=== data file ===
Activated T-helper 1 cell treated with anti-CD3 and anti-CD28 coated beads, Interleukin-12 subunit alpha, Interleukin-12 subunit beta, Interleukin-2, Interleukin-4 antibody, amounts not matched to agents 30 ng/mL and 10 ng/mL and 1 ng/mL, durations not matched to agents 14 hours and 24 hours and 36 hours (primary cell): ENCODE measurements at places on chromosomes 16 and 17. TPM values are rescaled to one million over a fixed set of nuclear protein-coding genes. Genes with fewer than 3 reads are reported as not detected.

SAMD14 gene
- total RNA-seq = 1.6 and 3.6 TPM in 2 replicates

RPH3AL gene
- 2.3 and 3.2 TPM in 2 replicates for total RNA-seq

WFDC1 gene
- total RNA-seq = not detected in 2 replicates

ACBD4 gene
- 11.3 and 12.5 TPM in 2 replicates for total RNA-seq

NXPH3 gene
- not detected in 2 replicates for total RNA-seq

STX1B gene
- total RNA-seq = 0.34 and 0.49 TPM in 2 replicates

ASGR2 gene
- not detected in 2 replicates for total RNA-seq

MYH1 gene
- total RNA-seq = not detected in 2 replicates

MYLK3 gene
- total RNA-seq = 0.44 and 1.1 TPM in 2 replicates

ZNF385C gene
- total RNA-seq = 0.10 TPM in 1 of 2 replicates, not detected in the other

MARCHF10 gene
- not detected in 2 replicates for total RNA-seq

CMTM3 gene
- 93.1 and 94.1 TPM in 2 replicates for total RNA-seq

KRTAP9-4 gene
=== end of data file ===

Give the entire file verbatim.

Activated T-helper 1 cell treated with anti-CD3 and anti-CD28 coated beads, Interleukin-12 subunit alpha, Interleukin-12 subunit beta, Interleukin-2, Interleukin-4 antibody, amounts not matched to agents 30 ng/mL and 10 ng/mL and 1 ng/mL, durations not matched to agents 14 hours and 24 hours and 36 hours (primary cell): ENCODE measurements at places on chromosomes 16 and 17. TPM values are rescaled to one million over a fixed set of nuclear protein-coding genes. Genes with fewer than 3 reads are reported as not detected.

SAMD14 gene
- total RNA-seq = 1.6 and 3.6 TPM in 2 replicates

RPH3AL gene
- 2.3 and 3.2 TPM in 2 replicates for total RNA-seq

WFDC1 gene
- total RNA-seq = not detected in 2 replicates

ACBD4 gene
- 11.3 and 12.5 TPM in 2 replicates for total RNA-seq

NXPH3 gene
- not detected in 2 replicates for total RNA-seq

STX1B gene
- total RNA-seq = 0.34 and 0.49 TPM in 2 replicates

ASGR2 gene
- not detected in 2 replicates for total RNA-seq

MYH1 gene
- total RNA-seq = not detected in 2 replicates

MYLK3 gene
- total RNA-seq = 0.44 and 1.1 TPM in 2 replicates

ZNF385C gene
- total RNA-seq = 0.10 TPM in 1 of 2 replicates, not detected in the other

MARCHF10 gene
- not detected in 2 replicates for total RNA-seq

CMTM3 gene
- 93.1 and 94.1 TPM in 2 replicates for total RNA-seq

KRTAP9-4 gene